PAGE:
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The scene in Salomon 101 Sunday afternoon was a far cry from this morning's lecture in ECON 0110: "Principles of Economics." Instead of supply-and-demand curves, the Education through Cultural and Historical Organization Performing Arts Festival presented stories of childhood, love and family.

The stories were beautifully woven together through song and dance by performers from native and non-native communities of Alaska, Hawaii, Mississippi, Massachusetts and Portugal. They came together to share their societies' values and teach important lessons about respect, jealousy and vanity.

This was Brown's second year welcoming the festival, according to Geralyn Hoffman, curator of programs and education at the Haffenreffer Museum of Anthropology, one of the event's sponsors. The theme of this year's performance was "Celebrate — Song, Dance and Story!," and that is exactly what the performers conveyed. Whether gathering audience members on stage to partake in a Choctaw Indian wedding dance or telling the more somber story of the "No Face Girl," whose reflection is stolen because of her intense narcissism, the performers' obvious joy and pride in sharing their traditions showed through.

The organization is a federally funded educational and cultural enrichment organization established as part of 2001's No Child Left Behind Act, according to Merry Glosband, of the Peabody Essex Museum in Salem, Mass., who has helped organize the national tour.

Ten years ago, one of the organization's members from Hawaii suggested storytelling performance, which evolved into the festival of today, she said.

"We provide them with a theme and they bring their own stories," Glosband said. Cast members from around the country "spent only two weeks in Alaska making the script and then began a nationwide tour."

"One of the board members saw the performance they did in New Bedford last year and loved it," Hoffman said. "So we got them to come to Brown. It was wonderful and we invited them to come again."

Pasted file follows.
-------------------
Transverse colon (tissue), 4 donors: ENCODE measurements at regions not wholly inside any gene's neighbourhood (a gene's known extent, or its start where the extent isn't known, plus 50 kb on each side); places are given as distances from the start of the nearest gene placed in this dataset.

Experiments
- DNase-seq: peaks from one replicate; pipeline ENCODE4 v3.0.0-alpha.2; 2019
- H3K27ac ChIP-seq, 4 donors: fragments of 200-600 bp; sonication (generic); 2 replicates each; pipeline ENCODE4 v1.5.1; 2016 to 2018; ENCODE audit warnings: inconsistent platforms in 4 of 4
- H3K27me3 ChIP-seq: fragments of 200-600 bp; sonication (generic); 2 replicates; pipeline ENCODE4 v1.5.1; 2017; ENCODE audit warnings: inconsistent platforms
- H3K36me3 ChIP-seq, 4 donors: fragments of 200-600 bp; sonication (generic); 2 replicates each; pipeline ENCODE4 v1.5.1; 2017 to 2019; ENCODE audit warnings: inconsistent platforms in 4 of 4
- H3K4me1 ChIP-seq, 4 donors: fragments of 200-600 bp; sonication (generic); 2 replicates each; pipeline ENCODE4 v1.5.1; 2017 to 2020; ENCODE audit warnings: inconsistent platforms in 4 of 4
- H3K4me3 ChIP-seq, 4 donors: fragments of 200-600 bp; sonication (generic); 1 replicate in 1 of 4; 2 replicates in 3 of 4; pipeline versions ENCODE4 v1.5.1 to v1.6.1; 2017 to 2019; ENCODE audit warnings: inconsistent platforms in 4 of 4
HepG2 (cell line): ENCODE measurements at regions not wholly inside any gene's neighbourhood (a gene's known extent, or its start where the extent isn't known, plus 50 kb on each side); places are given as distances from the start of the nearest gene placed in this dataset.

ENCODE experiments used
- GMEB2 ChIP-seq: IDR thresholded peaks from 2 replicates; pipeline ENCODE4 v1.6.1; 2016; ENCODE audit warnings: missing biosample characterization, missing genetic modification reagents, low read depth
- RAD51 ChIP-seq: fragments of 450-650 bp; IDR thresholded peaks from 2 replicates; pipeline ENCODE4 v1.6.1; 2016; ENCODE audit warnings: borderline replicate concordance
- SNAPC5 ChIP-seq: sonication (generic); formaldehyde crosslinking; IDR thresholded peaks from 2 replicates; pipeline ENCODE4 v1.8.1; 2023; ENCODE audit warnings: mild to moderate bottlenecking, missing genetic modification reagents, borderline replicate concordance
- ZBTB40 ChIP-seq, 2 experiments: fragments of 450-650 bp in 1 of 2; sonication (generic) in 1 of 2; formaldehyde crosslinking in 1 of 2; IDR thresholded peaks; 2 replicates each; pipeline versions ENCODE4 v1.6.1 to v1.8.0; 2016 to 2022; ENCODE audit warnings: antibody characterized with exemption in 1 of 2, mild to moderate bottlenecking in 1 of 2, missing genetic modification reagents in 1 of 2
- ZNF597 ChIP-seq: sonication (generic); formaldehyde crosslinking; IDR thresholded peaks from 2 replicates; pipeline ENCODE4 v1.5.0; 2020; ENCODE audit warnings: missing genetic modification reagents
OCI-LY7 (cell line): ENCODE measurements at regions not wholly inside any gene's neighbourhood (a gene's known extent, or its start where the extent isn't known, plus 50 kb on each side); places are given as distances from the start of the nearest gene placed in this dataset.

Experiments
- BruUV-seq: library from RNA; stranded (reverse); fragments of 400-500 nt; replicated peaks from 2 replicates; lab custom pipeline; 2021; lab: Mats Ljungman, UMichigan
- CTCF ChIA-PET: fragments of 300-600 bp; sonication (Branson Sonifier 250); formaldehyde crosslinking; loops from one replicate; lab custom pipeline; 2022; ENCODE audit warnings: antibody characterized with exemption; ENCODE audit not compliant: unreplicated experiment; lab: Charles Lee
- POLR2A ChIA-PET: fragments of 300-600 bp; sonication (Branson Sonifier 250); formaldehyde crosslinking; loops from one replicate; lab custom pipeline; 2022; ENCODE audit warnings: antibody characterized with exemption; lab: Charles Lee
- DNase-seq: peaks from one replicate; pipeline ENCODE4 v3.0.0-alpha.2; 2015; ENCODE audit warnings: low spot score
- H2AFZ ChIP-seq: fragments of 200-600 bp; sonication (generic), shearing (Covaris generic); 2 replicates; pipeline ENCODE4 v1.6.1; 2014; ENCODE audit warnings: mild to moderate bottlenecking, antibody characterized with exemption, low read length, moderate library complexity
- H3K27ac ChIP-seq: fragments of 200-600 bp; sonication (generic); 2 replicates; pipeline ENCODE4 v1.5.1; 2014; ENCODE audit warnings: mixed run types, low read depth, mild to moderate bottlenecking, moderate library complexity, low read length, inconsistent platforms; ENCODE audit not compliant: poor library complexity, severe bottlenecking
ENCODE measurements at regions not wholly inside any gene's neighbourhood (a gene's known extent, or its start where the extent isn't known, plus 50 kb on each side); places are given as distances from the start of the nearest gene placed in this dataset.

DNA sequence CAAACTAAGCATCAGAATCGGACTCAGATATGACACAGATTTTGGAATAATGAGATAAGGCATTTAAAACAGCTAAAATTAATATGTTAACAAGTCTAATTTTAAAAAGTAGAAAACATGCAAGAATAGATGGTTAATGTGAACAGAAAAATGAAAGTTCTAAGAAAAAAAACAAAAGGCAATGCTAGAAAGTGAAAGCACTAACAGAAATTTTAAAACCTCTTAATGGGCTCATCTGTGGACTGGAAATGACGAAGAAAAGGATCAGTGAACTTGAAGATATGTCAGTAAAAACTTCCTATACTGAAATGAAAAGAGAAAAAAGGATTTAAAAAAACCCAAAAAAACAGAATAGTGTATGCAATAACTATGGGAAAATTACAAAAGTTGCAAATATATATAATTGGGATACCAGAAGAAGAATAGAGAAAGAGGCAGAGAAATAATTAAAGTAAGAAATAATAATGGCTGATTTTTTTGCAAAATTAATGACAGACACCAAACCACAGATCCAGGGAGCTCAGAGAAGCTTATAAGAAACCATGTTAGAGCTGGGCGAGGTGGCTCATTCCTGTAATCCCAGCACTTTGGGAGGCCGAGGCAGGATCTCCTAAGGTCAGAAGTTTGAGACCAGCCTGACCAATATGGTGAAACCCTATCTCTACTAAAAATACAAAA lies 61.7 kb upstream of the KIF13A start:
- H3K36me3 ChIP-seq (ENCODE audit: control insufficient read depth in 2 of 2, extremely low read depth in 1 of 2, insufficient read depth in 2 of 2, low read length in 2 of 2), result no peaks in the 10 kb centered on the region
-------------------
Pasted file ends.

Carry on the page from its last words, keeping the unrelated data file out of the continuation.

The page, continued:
Last year's cast included Nitana Hicks '03, Glosband said. "Nitana said that her first day as a freshman at Brown was spent in this auditorium," Glosband said. "With her family and friends here," performing in the show in Salomon "was like coming home for her."

The festival had an intimate, familial feel about it. The performers had a warm rapport among them that spilled over into the small group of Brown students and Providence families that attended the event.

Jose Manuel Vinagre, a Portuguese man from the fishing village of Buarcos, opened with a powerful song about his boyhood. The song set the tone for the entire production. As a boy, he said, he was mischievous but loving.

"How wonderful it was to be a boy, how wonderful it was to have a family and to have hope in the future," he sang. "It was like having a sun always shining on you."

Even though each scene represented a different culture, the performers conveyed their stories seamlessly to audience members. Traditional music and instruments, such as the Hawaiian nose flute — which, the audience learned, is used to send messages between loved ones — created transitions from one speaker to the next.

"Answer me, my love. Let there be no words between us, only breath, only truth," sang Ani Lokomaika'i Lipscomb to illustrate how the instruments would work.

The festival was equal parts entertainment and education. The performers drew audiences in with their words and dances and, in doing so, shed knowledge on communities that are generally left out of the limelight.

"This performance was representing a lot of communities that don't get a lot of representation on campus," said audience member and Hawaiian Kai Morrell '11. "It was nice to see people and culture from where I'm from."

The performance ended with a rapping recap of the lessons audience members should have learned. Allison Warden of the Inupiaq Eskimos, also known by her rap name AKU-MATU, summed up the performance by incorporating traditional beats and sounds with modern rhymes. Ending the festival on a note of continuity, Warden encouraged audience members not only to learn about these cultures but also to experience them in everyday life and ensure their continued appreciation.


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